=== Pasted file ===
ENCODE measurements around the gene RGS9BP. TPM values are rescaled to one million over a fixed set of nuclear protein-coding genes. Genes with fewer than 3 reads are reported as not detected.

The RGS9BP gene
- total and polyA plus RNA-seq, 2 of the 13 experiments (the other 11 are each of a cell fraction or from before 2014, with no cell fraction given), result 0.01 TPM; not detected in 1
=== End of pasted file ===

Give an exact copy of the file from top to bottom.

ENCODE measurements around the gene RGS9BP. TPM values are rescaled to one million over a fixed set of nuclear protein-coding genes. Genes with fewer than 3 reads are reported as not detected.

The RGS9BP gene
- total and polyA plus RNA-seq, 2 of the 13 experiments (the other 11 are each of a cell fraction or from before 2014, with no cell fraction given), result 0.01 TPM; not detected in 1